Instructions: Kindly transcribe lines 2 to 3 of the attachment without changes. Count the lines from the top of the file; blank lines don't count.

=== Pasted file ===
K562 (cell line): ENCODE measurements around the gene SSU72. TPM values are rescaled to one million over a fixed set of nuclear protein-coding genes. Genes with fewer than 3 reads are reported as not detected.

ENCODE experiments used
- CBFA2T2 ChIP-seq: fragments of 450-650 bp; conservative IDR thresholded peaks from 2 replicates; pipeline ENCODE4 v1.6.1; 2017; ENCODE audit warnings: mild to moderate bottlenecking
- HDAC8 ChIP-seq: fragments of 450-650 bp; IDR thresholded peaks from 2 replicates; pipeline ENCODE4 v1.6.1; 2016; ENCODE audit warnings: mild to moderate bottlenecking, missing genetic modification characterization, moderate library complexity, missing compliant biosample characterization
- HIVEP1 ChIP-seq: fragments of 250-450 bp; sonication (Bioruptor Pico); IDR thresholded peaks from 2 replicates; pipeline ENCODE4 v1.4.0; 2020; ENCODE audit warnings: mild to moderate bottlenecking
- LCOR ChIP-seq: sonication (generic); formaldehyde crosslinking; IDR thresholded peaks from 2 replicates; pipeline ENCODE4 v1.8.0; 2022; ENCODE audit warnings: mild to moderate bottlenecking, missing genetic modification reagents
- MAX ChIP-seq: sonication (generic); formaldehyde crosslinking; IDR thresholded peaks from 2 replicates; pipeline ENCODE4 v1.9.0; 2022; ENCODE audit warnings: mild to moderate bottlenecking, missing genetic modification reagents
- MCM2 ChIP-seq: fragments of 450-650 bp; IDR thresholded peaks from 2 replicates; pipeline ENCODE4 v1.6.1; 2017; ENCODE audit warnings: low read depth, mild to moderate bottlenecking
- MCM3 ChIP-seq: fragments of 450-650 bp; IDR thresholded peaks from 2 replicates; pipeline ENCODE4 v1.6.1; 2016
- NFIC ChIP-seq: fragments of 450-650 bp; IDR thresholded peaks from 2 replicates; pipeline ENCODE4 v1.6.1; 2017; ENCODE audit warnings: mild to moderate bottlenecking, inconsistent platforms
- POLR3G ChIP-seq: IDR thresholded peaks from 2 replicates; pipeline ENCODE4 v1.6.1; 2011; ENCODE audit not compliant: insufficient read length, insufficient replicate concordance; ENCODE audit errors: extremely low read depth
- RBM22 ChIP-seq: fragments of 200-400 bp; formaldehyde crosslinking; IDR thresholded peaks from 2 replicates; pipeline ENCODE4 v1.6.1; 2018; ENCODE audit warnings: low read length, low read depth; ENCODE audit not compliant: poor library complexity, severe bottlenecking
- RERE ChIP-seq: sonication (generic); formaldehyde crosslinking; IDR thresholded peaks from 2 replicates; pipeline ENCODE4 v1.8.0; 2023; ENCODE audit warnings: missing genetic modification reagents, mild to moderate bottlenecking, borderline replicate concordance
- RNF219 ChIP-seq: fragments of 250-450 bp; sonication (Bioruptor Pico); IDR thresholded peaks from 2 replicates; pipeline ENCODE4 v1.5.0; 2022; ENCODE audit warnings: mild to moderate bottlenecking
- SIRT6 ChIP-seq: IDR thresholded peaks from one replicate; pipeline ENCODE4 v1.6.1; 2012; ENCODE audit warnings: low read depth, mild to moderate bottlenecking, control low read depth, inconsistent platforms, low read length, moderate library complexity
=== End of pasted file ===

ENCODE experiments used
- CBFA2T2 ChIP-seq: fragments of 450-650 bp; conservative IDR thresholded peaks from 2 replicates; pipeline ENCODE4 v1.6.1; 2017; ENCODE audit warnings: mild to moderate bottlenecking